Addiction is partly in the mind, and we can all be gripped by something that throttles everything else in our life. From social media to hardcore broadband connections; even knitting. Well, maybe not knitting as the core Generation Y activity of choice, but you can see where I'm going with this.
While I argue that Facebook has become so intrinsic to our social relationships, we have yet to develop the filtering skills to take away the emotionless, draining energies from the site that we do not get in real life. Facing social exclusion, the need to detach myself from the overly sensitive minutiae that comes with over-use, it's important to highlight the genuine symptoms of Facebook addiction.
1. You become paranoid: "Why hasn't this person messaged me back?"
A common symptom, it seems, paranoia can grip anyone from a small amount to a dangerous level.
The problem is that Facebook only tells you a little amount, rather than everything. Idle times are displayed with a sleep icon, but Facebook mobile users are always 'online', but may not have their phone with them. Though Facebook has chat presence, it does not guarantee that the person will respond, let alone see the message in the first place.
Also, what is the maximum time to respond to someone? Sites like Facebook do not take into account individual patterns of usage, and all but expects others to be online all the time too.
For those waiting for a response, the temptation is to call or to text, or to follow up with another Wall post or message. "Why haven't they responded?"; logical processes go out the window and paranoia sets in, questioning why they haven't replied. Who hasn't been there?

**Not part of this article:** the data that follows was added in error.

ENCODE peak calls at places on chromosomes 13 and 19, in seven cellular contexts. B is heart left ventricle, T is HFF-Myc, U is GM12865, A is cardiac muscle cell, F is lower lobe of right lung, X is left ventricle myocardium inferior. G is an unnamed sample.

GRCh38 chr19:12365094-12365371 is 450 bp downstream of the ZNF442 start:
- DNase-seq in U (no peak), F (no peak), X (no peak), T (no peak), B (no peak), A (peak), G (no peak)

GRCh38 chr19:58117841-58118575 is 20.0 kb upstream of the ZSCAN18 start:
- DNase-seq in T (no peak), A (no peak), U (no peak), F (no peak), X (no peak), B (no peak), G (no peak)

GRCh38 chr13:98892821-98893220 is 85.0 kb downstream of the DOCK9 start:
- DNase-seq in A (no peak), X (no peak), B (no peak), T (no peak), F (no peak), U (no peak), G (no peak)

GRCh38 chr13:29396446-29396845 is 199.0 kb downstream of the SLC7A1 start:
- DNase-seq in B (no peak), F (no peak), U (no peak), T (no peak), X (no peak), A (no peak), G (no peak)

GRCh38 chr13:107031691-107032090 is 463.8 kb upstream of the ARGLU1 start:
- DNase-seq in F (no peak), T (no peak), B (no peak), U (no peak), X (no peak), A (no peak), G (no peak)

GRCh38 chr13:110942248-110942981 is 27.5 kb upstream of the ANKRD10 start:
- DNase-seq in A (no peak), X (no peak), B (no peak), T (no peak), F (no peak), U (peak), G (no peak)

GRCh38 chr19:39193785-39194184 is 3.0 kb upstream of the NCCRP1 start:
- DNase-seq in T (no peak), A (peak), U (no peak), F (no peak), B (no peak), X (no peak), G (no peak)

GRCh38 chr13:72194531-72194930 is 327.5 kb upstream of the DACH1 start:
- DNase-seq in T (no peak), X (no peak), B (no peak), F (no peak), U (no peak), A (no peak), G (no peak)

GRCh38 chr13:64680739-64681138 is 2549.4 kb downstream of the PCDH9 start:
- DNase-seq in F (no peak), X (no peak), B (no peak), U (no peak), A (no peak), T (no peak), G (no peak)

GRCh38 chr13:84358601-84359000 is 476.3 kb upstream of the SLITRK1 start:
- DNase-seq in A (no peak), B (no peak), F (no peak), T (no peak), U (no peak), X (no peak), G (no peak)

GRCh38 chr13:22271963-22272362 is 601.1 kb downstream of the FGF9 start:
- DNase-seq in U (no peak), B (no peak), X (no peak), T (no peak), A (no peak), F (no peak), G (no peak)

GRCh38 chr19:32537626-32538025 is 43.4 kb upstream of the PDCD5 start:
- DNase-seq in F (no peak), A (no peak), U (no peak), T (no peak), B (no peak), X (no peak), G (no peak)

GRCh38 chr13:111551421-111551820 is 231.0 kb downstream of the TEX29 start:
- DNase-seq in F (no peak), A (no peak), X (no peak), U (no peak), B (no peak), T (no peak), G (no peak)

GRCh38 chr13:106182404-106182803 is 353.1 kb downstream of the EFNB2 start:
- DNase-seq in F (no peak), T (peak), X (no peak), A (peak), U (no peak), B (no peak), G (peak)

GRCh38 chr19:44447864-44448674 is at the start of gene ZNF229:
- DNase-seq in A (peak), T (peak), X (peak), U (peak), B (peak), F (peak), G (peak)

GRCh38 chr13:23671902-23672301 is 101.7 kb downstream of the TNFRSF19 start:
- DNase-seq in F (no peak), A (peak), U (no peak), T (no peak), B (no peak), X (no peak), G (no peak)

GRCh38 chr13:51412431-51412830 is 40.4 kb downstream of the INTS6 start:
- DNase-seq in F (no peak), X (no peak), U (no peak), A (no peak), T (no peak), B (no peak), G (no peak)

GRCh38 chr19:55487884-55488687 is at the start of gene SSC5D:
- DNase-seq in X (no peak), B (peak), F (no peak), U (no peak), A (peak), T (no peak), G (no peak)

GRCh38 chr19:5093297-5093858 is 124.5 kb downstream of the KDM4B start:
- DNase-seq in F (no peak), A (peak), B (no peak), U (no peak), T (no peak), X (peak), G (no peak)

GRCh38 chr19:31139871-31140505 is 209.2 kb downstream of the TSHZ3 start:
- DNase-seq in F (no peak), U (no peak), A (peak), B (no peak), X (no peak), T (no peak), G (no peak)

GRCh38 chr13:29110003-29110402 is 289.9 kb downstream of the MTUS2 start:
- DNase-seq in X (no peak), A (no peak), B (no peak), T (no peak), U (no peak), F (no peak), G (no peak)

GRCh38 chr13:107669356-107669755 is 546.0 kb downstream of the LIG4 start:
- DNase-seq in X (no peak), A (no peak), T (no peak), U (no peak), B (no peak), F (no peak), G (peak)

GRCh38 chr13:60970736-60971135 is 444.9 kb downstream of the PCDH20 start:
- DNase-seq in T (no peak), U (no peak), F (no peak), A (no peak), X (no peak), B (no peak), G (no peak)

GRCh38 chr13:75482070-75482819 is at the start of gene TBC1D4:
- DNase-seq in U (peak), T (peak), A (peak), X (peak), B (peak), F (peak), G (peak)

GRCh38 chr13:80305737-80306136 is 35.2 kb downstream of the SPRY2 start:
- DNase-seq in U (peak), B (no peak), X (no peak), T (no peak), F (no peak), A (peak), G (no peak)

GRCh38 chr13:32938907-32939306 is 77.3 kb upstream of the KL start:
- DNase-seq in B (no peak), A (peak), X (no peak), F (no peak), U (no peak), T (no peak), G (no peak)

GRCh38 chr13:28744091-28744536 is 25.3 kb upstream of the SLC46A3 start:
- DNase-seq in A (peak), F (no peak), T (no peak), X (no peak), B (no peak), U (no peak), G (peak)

2. You spend more than an hour or five on the site.
Excessive use of anything is all-relative. I, personally, have a massive oxygen addiction. I love to breathe, and have no plans to kick the habit just yet.
But spending more than an hour or two on Facebook per day is probably too much, for an ordinary 'consumer' user. Granted, many use Facebook for work or in some corporate setting, but most should not spend more than an hour on the social network.
Running through the day, we spend about half an hour in the bathroom per day, excluding showering and whatnot. We take an hour for lunch. We often spend an hour or so travelling to and from work or campus. Relatively speaking, if you are spending more time on Facebook than you do "on the john" -- or using Facebook whilst you are on the toilet -- please seek help.
3. A confusion of the divergence of real life and Facebook
There have been times -- no doubt you will have to -- where you have seen something posted on Facebook as a status update, and later on it has been rekindled as an actual memory.
It's not uncommon, as often statuses are updated of what people are doing, thinking or going to do. But to actively forget when something has not happened in person but 'remembered' through a passing update, is somewhat worrying.
It's indicative that you've spent a great deal of time on the site too, which again goes as a strike against the addiction from the second point.
To add a constant stream of statuses and photos, videos and application updates may be one way of filling up time -- time that could be better spent elsewhere.
It can be an addiction in itself; the need to constantly update people on what you are doing, where and why you are doing it; something that could be construed as 'showing off' or boasting.
5. Depression sets in during downtime, and other withdrawal symptoms
Often, addictions are formed around a lacking something. It would not be amiss to suggest that those who spend a lot of time on Facebook do so because of a lack of other engagements.
When that void is not filled but the addictive matter is taken away, withdrawal symptoms set in -- such as anger, anxiety, depression and other similar feelings. It's not quite as though you have been deprived from coffee all day, but does share some similarities.
When depression or other hidden, mind-orientated symptoms set in, such as frustration or as though you are missing out on something, then this again should be a cause for concern. Breaking up with an addiction is incredibly hard to do, but to do it in stages makes the arduous task easier.